Suddenlink buyout could mean more fiber, less service

by Steve Blum • , ,

Would you like pommes frites with that?

Keep prices U.S. high and expenses European low. That’s the plan that Altice has for Suddenlink and Cablevision, if its allowed to buy the two broadband companies. At a New York conference last week, Altice chairman Patrick Drahi said he likes Cablevision’s average monthly revenue per subscriber – $159 – but not its cost structure, which includes hundreds of executives making more than $300,000 a year and ageing infrastructure that’s costly to maintain. According to a story in Multichannel News

Drahi said that he sees opportunity to cut operating costs by improving the network – pushing fiber into the home and eliminating amplifiers and other electronic equipment. Drahi continually compared Cablevision’s network to Altice’s French Numericable unit, adding that despite Cablevision’s size and market density, its costs are higher.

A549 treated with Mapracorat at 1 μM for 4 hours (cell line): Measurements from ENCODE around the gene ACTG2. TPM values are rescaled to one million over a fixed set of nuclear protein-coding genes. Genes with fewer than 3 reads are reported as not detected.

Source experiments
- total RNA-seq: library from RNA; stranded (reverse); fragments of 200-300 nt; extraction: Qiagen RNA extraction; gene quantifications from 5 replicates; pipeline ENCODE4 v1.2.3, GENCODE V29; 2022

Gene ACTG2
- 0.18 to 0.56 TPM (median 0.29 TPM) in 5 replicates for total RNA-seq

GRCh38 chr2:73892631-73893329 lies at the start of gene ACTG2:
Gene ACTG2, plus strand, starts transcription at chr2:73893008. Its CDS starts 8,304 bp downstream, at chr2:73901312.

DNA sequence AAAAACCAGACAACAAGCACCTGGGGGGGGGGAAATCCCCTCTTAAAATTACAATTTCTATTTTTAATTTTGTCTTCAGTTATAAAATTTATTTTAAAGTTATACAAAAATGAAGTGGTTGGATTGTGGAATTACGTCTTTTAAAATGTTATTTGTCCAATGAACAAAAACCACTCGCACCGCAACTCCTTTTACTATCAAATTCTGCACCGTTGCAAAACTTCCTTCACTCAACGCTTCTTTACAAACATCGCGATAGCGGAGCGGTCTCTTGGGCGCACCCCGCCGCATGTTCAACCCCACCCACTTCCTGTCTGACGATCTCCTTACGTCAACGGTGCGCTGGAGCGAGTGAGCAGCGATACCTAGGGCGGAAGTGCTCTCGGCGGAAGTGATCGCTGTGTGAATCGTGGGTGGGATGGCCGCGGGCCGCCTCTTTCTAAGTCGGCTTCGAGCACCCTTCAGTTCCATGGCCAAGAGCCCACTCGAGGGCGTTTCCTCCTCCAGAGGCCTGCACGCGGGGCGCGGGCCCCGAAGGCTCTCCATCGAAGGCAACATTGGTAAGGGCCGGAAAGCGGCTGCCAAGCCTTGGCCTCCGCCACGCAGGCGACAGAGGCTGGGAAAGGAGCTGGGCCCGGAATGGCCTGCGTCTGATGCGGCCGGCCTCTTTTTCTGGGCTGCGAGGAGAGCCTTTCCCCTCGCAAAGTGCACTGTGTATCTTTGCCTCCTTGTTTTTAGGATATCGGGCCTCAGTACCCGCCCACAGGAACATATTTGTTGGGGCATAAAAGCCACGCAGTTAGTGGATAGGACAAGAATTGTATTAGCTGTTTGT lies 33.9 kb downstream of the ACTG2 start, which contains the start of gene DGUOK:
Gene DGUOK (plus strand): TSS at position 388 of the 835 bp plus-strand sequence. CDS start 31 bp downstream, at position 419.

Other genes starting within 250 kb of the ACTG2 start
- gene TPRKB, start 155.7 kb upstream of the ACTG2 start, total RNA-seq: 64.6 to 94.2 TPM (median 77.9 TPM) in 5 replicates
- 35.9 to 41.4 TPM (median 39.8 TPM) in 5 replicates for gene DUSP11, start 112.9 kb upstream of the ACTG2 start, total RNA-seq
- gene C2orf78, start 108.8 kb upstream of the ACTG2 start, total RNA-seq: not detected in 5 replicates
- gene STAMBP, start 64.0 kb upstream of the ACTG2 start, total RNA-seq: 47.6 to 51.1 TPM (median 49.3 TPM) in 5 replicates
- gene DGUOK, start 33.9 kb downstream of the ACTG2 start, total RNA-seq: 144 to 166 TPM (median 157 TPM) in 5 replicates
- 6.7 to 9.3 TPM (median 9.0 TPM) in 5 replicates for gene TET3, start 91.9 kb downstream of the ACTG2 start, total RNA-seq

But chopping suits and adding fiber won’t be enough. Multichannel News quotes analyst Craig Moffett as saying subscribers will feel the pinch too…

“Cost reductions like those won’t just mean cutting SG&A. It will mean slashing customer service; repair and maintenance, and sales and marketing (specifically, channel mix optimization, and back-office upgrades).”

Altice’s acquisition spree isn’t over, according to Drahi, who said he’s interested in buying any U.S. cable system available. As it stands now, though, Suddenlink and Cablevision make an odd couple, with the latter heavily concentrated in the New York metro area and the former lightly spread over scattered, mostly rural markets, including some in California.

So far, Altice’s purchase of a controlling stake in Suddenlink has met little opposition in California, where it is still under review. That could change, though, as post-takeover plans become clearer.